“I heard somewhere that International Men’s Day is sometime in November. But the only time anyone Googles it is on International Women’s Day. I think that’s kind of hilarious,” she said.
Whether or not you choose to celebrate this day, there are hardships women face which highlight why many believe such a day needs to exist.
Domestic abuse is one of the major reasons people cite as a reason for celebrating this day. Women in Canada and in the world live in greater risk of violence, assault, and harassment. According to the Canadian Women’s Foundation, every six days a woman is killed by partner. Half of women in Canada have faced violent or sexual violence since they were 16 years old. Young women are also more likely to face online bullying and harassment. Both men and women face domestic violence, but women face it on a larger scale—20 percent higher in 2014. About 80 percent of dating violence victims are women. Women also represent 83 percent of all spousal violence victims and are four times more likely than men to be victims of spousal violence. They are also three times more likely to be beaten, choked, sexually assaulted, or threatened with a weapon by their partner, or ex-partner. Finally, although men, women and children have been known to become victims of human trafficking, women represent the vast majority of victims of this crime.
Women are victims of this crime more often than men—about 10 times more likely (37 out of 1,000 compared to 5 per 1,000, respectively), with young women aged between 18 to 24 at the highest rate of sexual assault. In over half of these cases (52 percent), the offender was a neighbour, friend, or an acquaintance. Furthermore, since the topic of rape is still taboo, many don’t report their assaults in fear of being shamed, blamed for their assault or not believed. Girls are also four times more likely to be abused by a family member than boys.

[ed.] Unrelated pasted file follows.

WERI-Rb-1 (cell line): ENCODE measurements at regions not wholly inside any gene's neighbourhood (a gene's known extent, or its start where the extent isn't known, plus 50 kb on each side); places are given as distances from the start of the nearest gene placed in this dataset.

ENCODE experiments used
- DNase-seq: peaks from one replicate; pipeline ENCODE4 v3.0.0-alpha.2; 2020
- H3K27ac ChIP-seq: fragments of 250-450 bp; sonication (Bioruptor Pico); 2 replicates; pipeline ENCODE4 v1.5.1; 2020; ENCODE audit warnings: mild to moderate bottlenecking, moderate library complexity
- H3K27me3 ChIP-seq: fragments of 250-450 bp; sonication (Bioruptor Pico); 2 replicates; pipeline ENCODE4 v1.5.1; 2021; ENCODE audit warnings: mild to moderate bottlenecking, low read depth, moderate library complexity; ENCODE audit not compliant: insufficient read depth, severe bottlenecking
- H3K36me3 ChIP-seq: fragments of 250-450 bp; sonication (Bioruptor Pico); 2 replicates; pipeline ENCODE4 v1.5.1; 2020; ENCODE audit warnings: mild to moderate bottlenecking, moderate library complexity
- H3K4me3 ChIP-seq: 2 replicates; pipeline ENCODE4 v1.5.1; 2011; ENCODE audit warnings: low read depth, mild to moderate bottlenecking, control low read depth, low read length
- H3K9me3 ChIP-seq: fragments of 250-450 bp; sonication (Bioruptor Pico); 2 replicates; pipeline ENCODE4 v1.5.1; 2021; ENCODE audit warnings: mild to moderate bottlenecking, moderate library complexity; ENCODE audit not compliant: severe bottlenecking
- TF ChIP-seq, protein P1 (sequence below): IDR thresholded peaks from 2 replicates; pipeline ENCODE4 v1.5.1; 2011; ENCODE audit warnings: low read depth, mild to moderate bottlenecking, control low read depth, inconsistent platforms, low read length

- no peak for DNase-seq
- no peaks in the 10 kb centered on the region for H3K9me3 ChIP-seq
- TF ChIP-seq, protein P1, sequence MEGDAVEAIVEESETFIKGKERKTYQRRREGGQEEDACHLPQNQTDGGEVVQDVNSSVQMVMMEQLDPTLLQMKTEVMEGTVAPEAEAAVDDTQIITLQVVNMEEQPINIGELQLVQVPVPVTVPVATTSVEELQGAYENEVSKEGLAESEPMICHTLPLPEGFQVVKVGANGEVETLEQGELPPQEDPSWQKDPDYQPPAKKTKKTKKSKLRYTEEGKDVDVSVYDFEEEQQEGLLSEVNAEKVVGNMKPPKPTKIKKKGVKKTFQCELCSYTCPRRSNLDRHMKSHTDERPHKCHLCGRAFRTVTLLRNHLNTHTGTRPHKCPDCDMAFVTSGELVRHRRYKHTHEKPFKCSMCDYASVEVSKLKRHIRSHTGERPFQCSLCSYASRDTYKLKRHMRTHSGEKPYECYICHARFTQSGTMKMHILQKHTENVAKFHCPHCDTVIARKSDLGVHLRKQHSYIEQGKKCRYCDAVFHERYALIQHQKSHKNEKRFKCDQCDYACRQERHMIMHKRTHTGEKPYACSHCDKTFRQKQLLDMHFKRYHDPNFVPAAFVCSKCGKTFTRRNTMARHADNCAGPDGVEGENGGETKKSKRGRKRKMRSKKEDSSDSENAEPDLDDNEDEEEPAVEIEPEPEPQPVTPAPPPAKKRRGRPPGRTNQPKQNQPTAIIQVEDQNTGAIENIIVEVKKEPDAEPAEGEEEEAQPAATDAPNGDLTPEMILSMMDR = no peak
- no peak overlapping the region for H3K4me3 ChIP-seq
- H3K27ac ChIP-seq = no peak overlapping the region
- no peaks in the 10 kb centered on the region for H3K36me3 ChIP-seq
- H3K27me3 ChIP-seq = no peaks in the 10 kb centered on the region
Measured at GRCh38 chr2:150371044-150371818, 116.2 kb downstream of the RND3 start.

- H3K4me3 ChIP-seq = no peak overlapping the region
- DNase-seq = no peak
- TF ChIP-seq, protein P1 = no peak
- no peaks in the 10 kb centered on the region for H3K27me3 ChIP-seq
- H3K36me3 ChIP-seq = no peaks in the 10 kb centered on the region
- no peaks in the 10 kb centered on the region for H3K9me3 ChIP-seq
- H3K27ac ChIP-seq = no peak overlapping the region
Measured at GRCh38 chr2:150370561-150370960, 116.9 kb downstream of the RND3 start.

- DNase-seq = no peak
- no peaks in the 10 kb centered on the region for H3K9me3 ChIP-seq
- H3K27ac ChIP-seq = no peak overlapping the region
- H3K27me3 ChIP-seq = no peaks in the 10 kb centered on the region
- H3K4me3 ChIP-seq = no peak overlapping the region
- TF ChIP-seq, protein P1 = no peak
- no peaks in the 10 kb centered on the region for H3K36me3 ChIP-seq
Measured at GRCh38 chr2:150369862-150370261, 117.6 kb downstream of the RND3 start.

Women are also disproportionately represented in mental health cases. For starters, 12 percent of girls in Canada claim to have experienced a major depression period. Canadian girls are more 15 times more likely to be hospitalized for an eating disorder, as compared to males. Many claim the sexualization of young girls is a major cause for the deterioration of their mental health. Popular media often depicts women in a sexual light, and some social scientists claim that exposure to these overtly sexual themes and images can cause low self esteem, eating disorders, body dissatisfaction, and depression. Consequently, hospitalization of Canadian girls for self-harm injuries has doubled from 2009 to 2014. The biggest group from this was girls aged 14 to 17. Finally, suicide is the third leading cause of death in girls aged 10 to 14 and is the second leading cause of death in girls aged 15 to 19.
According to the Canadian Women’s Foundation, women are more likely to live on a low income for a number of different reasons. For instance, women spend more time doing unpaid work like household chores, and they are more likely to sacrifice career advancement in favour of a work-life balance. To continue their domestic responsibilities, they may take on seasonal or temporary jobs—which are often low paying and have few chances to move up. They make up the majority of those working minimum wage jobs. On another note, 16 percent of Canadians live in single parent homes, with 8 out of 10 being led by women, which can continue the cycle of poverty.
Despite some of the reasons against it, there are still many people who highly regard International Women’s Day as a necessity in our society. Yet, we can all agree that there are disparities in all genders and walks of life, and a day of devoted celebration might be the thing society needs to recognize and close these gaps.